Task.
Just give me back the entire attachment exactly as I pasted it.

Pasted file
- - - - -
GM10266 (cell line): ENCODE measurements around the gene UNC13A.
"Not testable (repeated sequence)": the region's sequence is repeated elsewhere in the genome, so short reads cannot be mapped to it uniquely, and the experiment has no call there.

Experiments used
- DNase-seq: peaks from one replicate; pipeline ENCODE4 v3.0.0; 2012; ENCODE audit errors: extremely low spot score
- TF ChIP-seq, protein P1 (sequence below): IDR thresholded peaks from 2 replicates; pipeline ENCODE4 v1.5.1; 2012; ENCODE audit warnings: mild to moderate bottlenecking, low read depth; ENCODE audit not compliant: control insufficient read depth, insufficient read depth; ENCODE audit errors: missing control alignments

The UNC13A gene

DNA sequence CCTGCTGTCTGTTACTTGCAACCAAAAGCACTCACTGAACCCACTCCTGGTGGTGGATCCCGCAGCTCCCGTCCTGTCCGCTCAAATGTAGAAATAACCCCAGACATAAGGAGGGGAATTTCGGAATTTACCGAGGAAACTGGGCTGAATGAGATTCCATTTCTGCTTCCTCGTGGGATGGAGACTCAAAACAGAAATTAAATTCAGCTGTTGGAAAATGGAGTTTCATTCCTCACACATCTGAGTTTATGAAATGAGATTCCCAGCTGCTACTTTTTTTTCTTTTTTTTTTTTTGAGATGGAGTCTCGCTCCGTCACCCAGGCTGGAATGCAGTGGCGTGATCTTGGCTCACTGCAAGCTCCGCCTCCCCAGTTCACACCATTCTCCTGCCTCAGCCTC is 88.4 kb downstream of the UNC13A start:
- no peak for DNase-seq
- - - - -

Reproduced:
GM10266 (cell line): ENCODE measurements around the gene UNC13A.
"Not testable (repeated sequence)": the region's sequence is repeated elsewhere in the genome, so short reads cannot be mapped to it uniquely, and the experiment has no call there.

Experiments used
- DNase-seq: peaks from one replicate; pipeline ENCODE4 v3.0.0; 2012; ENCODE audit errors: extremely low spot score
- TF ChIP-seq, protein P1 (sequence below): IDR thresholded peaks from 2 replicates; pipeline ENCODE4 v1.5.1; 2012; ENCODE audit warnings: mild to moderate bottlenecking, low read depth; ENCODE audit not compliant: control insufficient read depth, insufficient read depth; ENCODE audit errors: missing control alignments

The UNC13A gene

DNA sequence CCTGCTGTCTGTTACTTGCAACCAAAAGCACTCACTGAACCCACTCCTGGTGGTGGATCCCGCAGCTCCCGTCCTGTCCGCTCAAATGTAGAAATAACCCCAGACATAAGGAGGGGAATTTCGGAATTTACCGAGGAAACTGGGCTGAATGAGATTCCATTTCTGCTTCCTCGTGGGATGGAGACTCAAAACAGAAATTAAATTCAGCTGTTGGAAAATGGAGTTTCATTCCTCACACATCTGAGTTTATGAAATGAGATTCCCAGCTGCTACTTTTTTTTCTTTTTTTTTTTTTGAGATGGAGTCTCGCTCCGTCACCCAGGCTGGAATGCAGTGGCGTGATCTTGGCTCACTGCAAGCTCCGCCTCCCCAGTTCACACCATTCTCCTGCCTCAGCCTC is 88.4 kb downstream of the UNC13A start:
- no peak for DNase-seq